Positron source

The Forschungs-Neutronenquelle Heinz Maier-Leibnitz FRM II houses the world's most powerful positron source. It produces a billion positrons per second, which is up to 1000 times more than comparable facilities.

How are positrons generated?

The positrons are indirectly generated by the neutrons in the FRM II. At the tip of the beam tube number 11 is a cap made of cadmium. When thermal neutrons from the moderator tank hit the cadmium, high energy gamma radiation is emitted. Through a platinum foil close to the cadmium tip the energy of this electromagnetic radiation is converted into mass according to the Einstein equivalence of mass and energy E=mc2. Matter and antimatter are generated in equal amounts, which are electrons and positrons in this case. The positrons are extracted from the platinum using electric fields. They are subsequently guided by magnetic fields towards the different experiments.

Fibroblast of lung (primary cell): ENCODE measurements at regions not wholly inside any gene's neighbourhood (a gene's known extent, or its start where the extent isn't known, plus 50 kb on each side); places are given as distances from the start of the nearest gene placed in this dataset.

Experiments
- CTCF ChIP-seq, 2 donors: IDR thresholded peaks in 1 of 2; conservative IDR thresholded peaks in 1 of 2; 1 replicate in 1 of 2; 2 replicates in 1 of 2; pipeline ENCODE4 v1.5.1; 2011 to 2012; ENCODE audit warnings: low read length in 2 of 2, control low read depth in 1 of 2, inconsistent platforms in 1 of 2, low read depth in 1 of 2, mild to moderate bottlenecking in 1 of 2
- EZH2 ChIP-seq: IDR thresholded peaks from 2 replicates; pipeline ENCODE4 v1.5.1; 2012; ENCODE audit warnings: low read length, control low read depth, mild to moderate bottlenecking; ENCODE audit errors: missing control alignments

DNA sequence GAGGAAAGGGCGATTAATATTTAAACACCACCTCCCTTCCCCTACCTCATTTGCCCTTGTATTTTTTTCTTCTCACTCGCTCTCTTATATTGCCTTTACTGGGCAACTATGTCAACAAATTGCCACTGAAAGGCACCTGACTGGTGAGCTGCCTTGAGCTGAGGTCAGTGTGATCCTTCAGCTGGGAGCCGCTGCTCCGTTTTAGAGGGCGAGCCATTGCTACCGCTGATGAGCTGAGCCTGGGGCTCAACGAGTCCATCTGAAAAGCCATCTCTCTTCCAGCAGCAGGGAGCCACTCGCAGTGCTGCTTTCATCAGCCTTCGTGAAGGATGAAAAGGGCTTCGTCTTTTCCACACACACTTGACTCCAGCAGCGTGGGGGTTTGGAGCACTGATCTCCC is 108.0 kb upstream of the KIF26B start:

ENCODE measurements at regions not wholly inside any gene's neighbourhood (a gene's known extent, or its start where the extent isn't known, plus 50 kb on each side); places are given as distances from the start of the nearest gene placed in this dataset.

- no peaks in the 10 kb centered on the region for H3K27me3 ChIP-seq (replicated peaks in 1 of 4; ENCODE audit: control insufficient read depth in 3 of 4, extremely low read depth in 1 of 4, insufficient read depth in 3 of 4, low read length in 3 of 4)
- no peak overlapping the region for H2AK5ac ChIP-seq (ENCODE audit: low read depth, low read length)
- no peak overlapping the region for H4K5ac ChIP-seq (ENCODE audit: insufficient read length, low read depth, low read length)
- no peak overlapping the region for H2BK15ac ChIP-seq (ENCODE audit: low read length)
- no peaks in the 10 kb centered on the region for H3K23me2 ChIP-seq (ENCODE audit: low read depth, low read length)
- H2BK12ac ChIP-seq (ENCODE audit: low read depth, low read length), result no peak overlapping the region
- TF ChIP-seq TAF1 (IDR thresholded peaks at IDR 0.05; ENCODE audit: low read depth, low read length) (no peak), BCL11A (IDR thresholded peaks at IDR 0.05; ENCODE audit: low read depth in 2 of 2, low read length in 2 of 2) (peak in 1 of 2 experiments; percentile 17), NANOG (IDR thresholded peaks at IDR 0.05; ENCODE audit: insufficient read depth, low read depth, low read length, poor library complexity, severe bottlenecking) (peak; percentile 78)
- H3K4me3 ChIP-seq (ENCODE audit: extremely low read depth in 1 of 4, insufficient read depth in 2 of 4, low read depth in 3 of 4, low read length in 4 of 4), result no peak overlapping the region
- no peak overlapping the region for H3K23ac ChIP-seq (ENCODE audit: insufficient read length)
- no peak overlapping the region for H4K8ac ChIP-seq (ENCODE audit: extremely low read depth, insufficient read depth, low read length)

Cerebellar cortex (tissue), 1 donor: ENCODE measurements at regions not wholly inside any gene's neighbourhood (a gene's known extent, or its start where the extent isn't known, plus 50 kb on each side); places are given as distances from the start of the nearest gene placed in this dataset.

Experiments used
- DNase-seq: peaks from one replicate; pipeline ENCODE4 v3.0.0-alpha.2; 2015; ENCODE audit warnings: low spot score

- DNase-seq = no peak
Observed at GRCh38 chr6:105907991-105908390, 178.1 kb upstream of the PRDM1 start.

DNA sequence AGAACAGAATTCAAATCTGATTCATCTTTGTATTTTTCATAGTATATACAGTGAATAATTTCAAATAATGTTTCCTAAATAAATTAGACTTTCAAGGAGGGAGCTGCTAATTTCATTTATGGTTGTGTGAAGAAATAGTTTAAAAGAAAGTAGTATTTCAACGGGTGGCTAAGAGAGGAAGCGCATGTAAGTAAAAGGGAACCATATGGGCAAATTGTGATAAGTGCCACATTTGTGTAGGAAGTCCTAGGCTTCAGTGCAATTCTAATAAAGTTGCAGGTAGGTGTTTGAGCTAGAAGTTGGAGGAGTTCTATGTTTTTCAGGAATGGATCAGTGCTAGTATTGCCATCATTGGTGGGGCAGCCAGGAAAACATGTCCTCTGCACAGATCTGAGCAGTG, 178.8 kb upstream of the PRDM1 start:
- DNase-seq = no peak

Four different instruments

Four different instruments use positrons at the FRM II: The Surface Spectrometer SuSpect, the Coincidence Doppler-Broadening Spectrometer (CDBS), the Pulsed Low-Energy Positron System (PLEBS) and the Positron Time of Flight Experiment, which is directly connected to the beam line.


Apart from basic research, positrons at the instrument NEPOMUC are used in particular for materials research, as they are not only able to detect defects in the atomic structure, but also differentiate between different kinds of atoms. Depending on the element, the positron electron annihilation leads to a different gamma spectrum. The gamma radiation emitted is measured and acts like a fingerprint for the specific element. Using this technique at the FRM II, one layer of zinc atoms was identified from buried below 500 layers of aluminum.

Even missing atoms in the lattice can be detected using positrons. These voids can eventually lead to cracks when the material is mechanically stressed. Positrons are able to detect one missing atom in ten million.

More information on NEPOMUC can be found on the webpage of the Heinz Maier-Leibnitz Zentrum.